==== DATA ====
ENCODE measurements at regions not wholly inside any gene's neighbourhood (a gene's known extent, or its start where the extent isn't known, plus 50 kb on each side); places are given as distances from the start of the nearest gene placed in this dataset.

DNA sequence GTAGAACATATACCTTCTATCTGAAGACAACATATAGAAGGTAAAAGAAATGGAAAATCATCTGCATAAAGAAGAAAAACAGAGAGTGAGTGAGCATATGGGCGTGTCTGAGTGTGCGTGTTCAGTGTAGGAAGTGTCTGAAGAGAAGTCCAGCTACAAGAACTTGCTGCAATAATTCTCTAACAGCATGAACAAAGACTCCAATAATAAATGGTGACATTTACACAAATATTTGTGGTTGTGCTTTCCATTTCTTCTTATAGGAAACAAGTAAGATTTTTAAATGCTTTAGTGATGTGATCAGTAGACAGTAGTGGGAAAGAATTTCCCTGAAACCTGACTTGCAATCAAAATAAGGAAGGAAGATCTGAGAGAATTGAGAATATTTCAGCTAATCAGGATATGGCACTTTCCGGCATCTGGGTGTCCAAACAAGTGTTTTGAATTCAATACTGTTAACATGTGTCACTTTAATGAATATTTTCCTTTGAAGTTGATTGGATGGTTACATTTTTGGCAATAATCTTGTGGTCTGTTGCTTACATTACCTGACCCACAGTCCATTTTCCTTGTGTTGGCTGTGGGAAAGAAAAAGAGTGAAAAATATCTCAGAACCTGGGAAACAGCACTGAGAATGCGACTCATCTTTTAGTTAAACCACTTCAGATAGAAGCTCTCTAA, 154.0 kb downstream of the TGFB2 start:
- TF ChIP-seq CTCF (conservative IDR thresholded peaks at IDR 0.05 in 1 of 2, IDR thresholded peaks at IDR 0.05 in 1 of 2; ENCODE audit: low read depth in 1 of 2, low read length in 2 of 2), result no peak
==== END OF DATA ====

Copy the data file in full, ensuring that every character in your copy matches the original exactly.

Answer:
ENCODE measurements at regions not wholly inside any gene's neighbourhood (a gene's known extent, or its start where the extent isn't known, plus 50 kb on each side); places are given as distances from the start of the nearest gene placed in this dataset.

DNA sequence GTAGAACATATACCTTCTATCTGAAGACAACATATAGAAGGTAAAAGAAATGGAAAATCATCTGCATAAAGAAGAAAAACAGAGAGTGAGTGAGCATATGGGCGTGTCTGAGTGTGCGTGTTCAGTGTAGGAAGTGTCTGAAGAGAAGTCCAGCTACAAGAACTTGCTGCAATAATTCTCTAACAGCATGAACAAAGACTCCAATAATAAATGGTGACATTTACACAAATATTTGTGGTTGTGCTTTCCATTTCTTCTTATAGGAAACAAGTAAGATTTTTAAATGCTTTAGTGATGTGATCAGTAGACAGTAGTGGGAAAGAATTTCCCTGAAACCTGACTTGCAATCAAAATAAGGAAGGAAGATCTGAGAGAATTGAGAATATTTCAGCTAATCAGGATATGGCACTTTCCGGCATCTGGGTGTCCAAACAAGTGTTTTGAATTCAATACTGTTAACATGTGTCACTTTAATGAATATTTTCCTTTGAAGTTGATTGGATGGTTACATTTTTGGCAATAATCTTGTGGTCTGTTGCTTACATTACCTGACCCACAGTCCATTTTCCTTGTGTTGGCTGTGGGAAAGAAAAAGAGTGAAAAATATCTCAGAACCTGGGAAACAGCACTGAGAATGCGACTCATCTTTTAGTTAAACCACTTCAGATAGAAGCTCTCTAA, 154.0 kb downstream of the TGFB2 start:
- TF ChIP-seq CTCF (conservative IDR thresholded peaks at IDR 0.05 in 1 of 2, IDR thresholded peaks at IDR 0.05 in 1 of 2; ENCODE audit: low read depth in 1 of 2, low read length in 2 of 2), result no peak